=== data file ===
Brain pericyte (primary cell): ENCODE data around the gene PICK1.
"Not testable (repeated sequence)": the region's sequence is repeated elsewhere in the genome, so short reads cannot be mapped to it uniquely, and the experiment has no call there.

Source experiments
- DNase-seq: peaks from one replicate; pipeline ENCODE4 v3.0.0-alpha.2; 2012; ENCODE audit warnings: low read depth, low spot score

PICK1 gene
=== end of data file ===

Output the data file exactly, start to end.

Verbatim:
Brain pericyte (primary cell): ENCODE data around the gene PICK1.
"Not testable (repeated sequence)": the region's sequence is repeated elsewhere in the genome, so short reads cannot be mapped to it uniquely, and the experiment has no call there.

Source experiments
- DNase-seq: peaks from one replicate; pipeline ENCODE4 v3.0.0-alpha.2; 2012; ENCODE audit warnings: low read depth, low spot score

PICK1 gene